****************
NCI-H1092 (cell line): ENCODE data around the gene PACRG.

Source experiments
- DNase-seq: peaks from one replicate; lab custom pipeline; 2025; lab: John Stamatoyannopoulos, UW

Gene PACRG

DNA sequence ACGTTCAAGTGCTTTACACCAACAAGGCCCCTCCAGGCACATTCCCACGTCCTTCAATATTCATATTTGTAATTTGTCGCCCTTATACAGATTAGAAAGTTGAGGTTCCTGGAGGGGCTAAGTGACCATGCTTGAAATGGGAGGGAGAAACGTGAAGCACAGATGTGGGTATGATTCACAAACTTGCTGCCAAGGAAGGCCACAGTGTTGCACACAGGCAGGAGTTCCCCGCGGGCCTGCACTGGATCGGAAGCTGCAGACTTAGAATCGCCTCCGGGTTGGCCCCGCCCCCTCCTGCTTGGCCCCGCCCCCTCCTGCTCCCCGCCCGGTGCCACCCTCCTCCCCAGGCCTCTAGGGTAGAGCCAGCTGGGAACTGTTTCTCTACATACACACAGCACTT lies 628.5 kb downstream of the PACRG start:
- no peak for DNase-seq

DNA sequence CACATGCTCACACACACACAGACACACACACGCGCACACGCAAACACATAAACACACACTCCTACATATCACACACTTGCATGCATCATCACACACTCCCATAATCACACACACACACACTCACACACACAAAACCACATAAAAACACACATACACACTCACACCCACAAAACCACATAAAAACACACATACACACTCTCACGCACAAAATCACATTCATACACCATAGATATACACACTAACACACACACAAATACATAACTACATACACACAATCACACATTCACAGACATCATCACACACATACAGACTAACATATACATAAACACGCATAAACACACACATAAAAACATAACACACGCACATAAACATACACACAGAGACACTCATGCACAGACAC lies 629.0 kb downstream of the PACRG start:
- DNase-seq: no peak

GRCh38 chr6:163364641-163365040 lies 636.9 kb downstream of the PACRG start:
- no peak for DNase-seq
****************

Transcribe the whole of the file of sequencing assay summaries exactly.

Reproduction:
NCI-H1092 (cell line): ENCODE data around the gene PACRG.

Source experiments
- DNase-seq: peaks from one replicate; lab custom pipeline; 2025; lab: John Stamatoyannopoulos, UW

Gene PACRG

DNA sequence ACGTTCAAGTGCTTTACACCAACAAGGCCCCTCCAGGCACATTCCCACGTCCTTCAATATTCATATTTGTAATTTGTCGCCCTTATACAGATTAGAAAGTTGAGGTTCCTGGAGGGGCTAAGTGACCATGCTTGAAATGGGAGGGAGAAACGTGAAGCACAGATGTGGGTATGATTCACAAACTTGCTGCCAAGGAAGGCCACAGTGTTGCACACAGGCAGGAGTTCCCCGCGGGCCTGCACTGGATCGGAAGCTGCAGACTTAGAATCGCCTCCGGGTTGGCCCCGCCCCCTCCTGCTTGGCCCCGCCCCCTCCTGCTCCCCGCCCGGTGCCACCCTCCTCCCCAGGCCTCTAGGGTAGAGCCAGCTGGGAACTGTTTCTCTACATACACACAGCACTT lies 628.5 kb downstream of the PACRG start:
- no peak for DNase-seq

DNA sequence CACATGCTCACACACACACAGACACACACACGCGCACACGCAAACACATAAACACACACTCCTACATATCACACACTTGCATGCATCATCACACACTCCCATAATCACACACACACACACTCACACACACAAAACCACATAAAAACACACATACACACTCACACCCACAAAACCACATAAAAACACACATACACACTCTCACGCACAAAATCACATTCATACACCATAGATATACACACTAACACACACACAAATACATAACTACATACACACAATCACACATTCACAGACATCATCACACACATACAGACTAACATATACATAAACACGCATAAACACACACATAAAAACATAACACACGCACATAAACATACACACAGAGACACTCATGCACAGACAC lies 629.0 kb downstream of the PACRG start:
- DNase-seq: no peak

GRCh38 chr6:163364641-163365040 lies 636.9 kb downstream of the PACRG start:
- no peak for DNase-seq